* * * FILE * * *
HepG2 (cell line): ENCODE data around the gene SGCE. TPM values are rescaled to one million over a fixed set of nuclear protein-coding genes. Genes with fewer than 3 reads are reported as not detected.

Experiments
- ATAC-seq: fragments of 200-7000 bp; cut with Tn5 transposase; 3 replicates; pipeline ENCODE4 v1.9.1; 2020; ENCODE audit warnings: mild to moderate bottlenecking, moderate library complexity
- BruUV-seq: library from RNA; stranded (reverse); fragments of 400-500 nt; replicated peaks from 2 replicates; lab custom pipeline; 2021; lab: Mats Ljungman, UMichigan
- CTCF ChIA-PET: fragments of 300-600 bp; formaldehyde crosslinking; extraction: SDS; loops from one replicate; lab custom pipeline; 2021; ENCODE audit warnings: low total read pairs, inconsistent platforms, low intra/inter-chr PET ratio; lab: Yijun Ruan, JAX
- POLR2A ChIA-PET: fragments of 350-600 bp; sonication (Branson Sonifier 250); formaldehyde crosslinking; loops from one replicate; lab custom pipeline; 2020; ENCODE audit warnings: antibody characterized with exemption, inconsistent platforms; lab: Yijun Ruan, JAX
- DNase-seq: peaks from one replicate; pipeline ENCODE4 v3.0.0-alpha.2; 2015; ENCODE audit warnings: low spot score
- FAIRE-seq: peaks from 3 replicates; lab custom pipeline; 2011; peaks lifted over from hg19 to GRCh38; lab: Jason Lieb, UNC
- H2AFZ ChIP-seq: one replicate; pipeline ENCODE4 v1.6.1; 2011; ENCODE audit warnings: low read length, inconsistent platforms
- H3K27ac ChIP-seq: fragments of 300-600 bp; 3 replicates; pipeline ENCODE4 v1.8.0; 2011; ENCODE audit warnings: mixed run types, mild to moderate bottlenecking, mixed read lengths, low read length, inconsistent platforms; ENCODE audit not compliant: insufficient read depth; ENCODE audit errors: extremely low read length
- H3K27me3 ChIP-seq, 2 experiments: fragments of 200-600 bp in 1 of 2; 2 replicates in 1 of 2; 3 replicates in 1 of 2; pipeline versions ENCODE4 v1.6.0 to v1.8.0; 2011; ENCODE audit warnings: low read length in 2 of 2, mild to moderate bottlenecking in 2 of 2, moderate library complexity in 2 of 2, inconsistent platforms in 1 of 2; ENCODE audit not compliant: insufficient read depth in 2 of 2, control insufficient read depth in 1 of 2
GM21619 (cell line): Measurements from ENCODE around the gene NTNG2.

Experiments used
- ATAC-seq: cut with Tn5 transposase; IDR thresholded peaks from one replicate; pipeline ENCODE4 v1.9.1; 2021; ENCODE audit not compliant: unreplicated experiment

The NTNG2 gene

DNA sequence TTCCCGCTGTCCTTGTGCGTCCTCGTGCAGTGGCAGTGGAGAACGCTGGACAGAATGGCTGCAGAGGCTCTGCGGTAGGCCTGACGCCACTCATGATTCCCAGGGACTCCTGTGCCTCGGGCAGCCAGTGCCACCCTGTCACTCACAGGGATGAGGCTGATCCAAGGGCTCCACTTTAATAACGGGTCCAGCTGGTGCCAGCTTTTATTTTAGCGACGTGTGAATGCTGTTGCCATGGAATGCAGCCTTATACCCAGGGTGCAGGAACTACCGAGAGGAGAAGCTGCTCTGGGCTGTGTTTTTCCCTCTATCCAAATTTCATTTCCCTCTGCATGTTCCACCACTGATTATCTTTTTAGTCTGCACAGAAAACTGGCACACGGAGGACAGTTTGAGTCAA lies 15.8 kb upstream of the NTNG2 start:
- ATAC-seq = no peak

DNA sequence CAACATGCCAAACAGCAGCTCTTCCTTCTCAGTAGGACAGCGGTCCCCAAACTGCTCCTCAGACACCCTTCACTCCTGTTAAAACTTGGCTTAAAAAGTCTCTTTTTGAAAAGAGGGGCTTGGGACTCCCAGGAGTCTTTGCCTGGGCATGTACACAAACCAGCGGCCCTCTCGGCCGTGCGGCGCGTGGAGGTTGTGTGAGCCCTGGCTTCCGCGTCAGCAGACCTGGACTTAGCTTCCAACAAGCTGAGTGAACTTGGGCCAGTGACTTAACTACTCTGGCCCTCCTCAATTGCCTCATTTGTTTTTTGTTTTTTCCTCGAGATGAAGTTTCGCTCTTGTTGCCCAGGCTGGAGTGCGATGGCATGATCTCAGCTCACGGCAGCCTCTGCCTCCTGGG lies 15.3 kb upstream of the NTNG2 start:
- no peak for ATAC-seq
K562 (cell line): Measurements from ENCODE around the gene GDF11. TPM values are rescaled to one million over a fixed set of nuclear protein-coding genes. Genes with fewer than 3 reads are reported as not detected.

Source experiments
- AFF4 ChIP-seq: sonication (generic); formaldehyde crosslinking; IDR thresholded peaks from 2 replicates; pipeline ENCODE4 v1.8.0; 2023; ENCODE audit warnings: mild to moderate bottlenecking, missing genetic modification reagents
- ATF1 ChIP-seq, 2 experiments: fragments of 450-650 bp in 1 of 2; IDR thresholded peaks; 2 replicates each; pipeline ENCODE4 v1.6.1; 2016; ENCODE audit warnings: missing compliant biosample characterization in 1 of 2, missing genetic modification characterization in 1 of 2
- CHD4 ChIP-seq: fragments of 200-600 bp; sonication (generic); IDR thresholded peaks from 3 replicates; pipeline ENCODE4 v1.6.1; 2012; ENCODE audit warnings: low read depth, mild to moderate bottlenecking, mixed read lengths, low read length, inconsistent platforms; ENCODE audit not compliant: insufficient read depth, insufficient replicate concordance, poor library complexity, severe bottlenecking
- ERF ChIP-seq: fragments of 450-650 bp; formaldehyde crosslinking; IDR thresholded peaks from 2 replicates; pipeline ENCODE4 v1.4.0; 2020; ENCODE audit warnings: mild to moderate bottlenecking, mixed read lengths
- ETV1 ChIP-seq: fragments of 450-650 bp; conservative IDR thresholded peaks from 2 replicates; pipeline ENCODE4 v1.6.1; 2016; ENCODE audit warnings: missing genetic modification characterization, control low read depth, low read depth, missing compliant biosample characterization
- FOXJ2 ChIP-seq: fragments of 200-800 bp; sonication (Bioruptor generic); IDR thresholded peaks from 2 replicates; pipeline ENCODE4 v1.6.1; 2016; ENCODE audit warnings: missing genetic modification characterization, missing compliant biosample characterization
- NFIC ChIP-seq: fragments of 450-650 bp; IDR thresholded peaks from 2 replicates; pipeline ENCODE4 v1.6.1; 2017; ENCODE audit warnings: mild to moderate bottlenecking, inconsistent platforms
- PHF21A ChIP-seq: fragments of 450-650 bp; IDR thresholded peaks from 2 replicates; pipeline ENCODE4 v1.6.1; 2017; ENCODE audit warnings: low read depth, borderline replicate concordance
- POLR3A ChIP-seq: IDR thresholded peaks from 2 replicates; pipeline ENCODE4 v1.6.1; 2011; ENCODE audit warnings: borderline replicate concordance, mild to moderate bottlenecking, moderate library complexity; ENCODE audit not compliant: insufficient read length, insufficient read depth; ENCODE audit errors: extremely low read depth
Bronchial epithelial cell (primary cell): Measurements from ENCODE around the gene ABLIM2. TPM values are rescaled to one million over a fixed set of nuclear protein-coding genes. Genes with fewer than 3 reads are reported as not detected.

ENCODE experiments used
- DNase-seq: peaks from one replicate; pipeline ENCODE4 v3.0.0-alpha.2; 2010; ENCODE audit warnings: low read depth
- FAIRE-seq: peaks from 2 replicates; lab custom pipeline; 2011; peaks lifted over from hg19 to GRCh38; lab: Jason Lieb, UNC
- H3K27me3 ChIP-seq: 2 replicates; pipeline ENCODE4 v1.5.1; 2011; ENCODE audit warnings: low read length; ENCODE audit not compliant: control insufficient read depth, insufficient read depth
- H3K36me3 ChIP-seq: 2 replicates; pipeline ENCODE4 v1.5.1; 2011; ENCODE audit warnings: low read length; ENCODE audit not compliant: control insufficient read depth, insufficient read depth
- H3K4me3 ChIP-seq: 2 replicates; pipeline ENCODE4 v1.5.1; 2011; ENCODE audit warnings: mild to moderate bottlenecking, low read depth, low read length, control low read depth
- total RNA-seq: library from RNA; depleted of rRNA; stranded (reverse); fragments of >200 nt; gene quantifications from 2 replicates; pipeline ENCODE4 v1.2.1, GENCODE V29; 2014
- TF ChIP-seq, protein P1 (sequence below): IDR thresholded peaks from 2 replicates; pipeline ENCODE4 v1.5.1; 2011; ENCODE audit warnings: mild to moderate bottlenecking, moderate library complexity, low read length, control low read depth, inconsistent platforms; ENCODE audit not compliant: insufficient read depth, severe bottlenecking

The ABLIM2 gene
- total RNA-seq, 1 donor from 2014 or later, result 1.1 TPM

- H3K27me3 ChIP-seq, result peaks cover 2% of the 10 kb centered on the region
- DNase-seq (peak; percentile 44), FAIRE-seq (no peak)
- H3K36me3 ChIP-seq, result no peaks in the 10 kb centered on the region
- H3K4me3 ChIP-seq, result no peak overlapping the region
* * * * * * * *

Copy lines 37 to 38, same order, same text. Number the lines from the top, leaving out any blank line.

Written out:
- H3K4me3 ChIP-seq: 2 replicates; pipeline ENCODE4 v1.5.1; 2011; ENCODE audit warnings: mild to moderate bottlenecking, low read depth, low read length, control low read depth
- total RNA-seq: library from RNA; depleted of rRNA; stranded (reverse); fragments of >200 nt; gene quantifications from 2 replicates; pipeline ENCODE4 v1.2.1, GENCODE V29; 2014